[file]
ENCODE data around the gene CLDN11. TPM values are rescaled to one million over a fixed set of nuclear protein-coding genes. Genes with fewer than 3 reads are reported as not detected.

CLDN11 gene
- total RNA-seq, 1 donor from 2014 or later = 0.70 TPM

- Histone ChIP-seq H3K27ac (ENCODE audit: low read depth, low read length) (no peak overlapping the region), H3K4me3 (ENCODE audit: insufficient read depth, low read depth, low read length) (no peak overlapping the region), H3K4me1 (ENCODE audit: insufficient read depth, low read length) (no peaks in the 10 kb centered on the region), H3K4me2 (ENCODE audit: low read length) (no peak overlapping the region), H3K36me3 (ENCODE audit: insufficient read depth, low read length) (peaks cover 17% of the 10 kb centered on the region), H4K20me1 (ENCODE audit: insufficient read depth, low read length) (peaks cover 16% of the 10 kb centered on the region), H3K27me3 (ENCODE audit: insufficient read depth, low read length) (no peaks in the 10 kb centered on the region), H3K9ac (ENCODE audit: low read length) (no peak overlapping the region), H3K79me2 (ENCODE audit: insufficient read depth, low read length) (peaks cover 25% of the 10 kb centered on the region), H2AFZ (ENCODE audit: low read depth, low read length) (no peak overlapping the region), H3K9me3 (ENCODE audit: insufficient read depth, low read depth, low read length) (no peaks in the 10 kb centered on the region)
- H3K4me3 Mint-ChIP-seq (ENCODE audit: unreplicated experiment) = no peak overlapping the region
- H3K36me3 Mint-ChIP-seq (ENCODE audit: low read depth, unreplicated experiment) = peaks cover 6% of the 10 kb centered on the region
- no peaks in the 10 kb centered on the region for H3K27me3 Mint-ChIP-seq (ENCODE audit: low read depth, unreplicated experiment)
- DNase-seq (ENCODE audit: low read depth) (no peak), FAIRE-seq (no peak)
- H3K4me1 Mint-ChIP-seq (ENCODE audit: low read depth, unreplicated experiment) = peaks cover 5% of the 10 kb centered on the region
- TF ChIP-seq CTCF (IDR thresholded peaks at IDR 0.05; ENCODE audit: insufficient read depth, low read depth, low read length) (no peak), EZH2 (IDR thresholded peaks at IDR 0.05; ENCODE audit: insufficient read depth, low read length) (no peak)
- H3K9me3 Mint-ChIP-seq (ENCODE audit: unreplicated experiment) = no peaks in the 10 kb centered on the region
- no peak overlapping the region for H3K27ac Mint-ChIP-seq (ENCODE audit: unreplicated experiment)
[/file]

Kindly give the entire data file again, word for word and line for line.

ENCODE data around the gene CLDN11. TPM values are rescaled to one million over a fixed set of nuclear protein-coding genes. Genes with fewer than 3 reads are reported as not detected.

CLDN11 gene
- total RNA-seq, 1 donor from 2014 or later = 0.70 TPM

- Histone ChIP-seq H3K27ac (ENCODE audit: low read depth, low read length) (no peak overlapping the region), H3K4me3 (ENCODE audit: insufficient read depth, low read depth, low read length) (no peak overlapping the region), H3K4me1 (ENCODE audit: insufficient read depth, low read length) (no peaks in the 10 kb centered on the region), H3K4me2 (ENCODE audit: low read length) (no peak overlapping the region), H3K36me3 (ENCODE audit: insufficient read depth, low read length) (peaks cover 17% of the 10 kb centered on the region), H4K20me1 (ENCODE audit: insufficient read depth, low read length) (peaks cover 16% of the 10 kb centered on the region), H3K27me3 (ENCODE audit: insufficient read depth, low read length) (no peaks in the 10 kb centered on the region), H3K9ac (ENCODE audit: low read length) (no peak overlapping the region), H3K79me2 (ENCODE audit: insufficient read depth, low read length) (peaks cover 25% of the 10 kb centered on the region), H2AFZ (ENCODE audit: low read depth, low read length) (no peak overlapping the region), H3K9me3 (ENCODE audit: insufficient read depth, low read depth, low read length) (no peaks in the 10 kb centered on the region)
- H3K4me3 Mint-ChIP-seq (ENCODE audit: unreplicated experiment) = no peak overlapping the region
- H3K36me3 Mint-ChIP-seq (ENCODE audit: low read depth, unreplicated experiment) = peaks cover 6% of the 10 kb centered on the region
- no peaks in the 10 kb centered on the region for H3K27me3 Mint-ChIP-seq (ENCODE audit: low read depth, unreplicated experiment)
- DNase-seq (ENCODE audit: low read depth) (no peak), FAIRE-seq (no peak)
- H3K4me1 Mint-ChIP-seq (ENCODE audit: low read depth, unreplicated experiment) = peaks cover 5% of the 10 kb centered on the region
- TF ChIP-seq CTCF (IDR thresholded peaks at IDR 0.05; ENCODE audit: insufficient read depth, low read depth, low read length) (no peak), EZH2 (IDR thresholded peaks at IDR 0.05; ENCODE audit: insufficient read depth, low read length) (no peak)
- H3K9me3 Mint-ChIP-seq (ENCODE audit: unreplicated experiment) = no peaks in the 10 kb centered on the region
- no peak overlapping the region for H3K27ac Mint-ChIP-seq (ENCODE audit: unreplicated experiment)